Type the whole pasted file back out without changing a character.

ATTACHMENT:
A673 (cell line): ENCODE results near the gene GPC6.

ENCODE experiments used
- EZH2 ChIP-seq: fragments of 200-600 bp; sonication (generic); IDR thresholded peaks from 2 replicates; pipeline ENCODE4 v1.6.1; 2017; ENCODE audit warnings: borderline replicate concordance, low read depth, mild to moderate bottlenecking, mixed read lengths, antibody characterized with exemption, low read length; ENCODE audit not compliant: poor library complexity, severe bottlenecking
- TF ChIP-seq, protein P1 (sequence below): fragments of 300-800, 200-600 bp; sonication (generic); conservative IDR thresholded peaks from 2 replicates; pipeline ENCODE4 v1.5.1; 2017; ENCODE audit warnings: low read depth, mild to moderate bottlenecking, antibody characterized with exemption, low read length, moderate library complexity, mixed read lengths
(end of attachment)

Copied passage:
A673 (cell line): ENCODE results near the gene GPC6.

ENCODE experiments used
- EZH2 ChIP-seq: fragments of 200-600 bp; sonication (generic); IDR thresholded peaks from 2 replicates; pipeline ENCODE4 v1.6.1; 2017; ENCODE audit warnings: borderline replicate concordance, low read depth, mild to moderate bottlenecking, mixed read lengths, antibody characterized with exemption, low read length; ENCODE audit not compliant: poor library complexity, severe bottlenecking
- TF ChIP-seq, protein P1 (sequence below): fragments of 300-800, 200-600 bp; sonication (generic); conservative IDR thresholded peaks from 2 replicates; pipeline ENCODE4 v1.5.1; 2017; ENCODE audit warnings: low read depth, mild to moderate bottlenecking, antibody characterized with exemption, low read length, moderate library complexity, mixed read lengths